High Court sets date for Former Vice President’s Citizenship case
On Monday, the Federal High Court sitting in Abuja, slated February 21, 2022, to deliver judgment in a suit seeking to bar former Vice President Atiku Abubakar from vying for the Presidency in 2023.
The suit marked FHC/ABJ/CS/177 is challenging Atiku’s eligibility on the premise that he is not a Nigerian by birth. Under the aegis of the Incorporated Trustees of Egalitarian Mission for Africa, a group had in the suit posed three legal questions for the court’s determination.
It asked the court to determine; “Whether section 25 of the Constitution of the Federal Republic of Nigeria, 1999 (as amended), is the sole authority that spells out ways by which a person can become a Nigerian citizen by birth?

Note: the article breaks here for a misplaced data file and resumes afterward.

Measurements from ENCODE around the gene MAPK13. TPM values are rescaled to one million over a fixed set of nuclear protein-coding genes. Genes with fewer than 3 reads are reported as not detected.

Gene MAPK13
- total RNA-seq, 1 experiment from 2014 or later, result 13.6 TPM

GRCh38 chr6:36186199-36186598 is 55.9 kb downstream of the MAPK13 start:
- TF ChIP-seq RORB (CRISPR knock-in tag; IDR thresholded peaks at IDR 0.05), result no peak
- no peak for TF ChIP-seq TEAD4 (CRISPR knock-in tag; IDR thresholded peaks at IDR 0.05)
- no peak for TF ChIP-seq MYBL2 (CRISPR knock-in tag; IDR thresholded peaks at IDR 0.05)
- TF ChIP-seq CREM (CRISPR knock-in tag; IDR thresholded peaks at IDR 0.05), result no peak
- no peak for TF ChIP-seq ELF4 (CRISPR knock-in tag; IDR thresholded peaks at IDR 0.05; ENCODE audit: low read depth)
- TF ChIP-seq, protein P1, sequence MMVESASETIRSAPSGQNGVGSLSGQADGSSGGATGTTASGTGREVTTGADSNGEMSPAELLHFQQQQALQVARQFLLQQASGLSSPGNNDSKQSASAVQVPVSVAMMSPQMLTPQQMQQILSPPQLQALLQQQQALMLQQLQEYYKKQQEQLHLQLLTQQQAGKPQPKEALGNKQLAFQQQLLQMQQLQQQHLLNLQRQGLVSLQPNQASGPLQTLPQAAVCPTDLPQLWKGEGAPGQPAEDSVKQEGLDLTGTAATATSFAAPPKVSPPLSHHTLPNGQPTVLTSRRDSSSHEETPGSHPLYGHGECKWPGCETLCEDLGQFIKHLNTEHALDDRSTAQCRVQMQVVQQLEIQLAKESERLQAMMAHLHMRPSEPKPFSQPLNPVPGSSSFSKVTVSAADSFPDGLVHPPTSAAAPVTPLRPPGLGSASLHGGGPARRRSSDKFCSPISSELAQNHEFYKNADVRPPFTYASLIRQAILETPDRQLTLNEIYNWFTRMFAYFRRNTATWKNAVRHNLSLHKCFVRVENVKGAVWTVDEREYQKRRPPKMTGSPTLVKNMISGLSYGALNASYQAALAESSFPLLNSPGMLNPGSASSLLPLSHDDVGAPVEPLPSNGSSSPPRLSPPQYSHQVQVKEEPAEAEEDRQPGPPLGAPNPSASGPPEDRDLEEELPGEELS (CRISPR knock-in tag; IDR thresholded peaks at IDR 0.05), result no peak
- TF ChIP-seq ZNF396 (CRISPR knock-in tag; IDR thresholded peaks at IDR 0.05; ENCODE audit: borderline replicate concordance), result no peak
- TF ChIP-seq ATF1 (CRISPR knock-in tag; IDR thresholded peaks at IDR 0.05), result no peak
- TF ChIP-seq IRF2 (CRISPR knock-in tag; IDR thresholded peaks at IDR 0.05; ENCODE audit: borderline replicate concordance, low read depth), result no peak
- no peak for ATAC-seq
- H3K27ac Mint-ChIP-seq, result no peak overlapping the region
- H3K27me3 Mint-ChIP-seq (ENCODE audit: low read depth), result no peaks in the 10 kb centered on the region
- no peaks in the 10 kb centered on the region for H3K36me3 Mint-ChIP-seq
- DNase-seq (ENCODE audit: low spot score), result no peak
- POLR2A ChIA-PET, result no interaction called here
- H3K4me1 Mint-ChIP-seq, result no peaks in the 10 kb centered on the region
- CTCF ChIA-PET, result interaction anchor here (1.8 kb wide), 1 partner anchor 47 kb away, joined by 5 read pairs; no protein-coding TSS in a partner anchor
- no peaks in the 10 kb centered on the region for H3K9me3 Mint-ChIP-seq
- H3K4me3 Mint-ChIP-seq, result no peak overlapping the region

“Whether by the provisions of section 131(a) of the Constitution of the Federal Republic of Nigeria, 1999 (as amended), only a Nigeria citizen by birth can contest for the office of the President of the Federal Republic of Nigeria?
As well as, “Whether by the combined interpretation of section 25(1) & (2) and 131(a) of the Constitution of the Federal Republic of Nigeria, 1999 (as amended) and giving the circumstances surrounding the birth of the 1st Defendant (Atiku), he can be cleared by the 2nd and 3rd Defendants to contest for the office of the President of the Federal Republic of Nigeria?.
Upon determination of the questions, Plaintiff applied for a declaration that by the provisions of the constitution, “only a Nigerian citizen by birth can contest for the office of the President of the Federal Republic of Nigeria.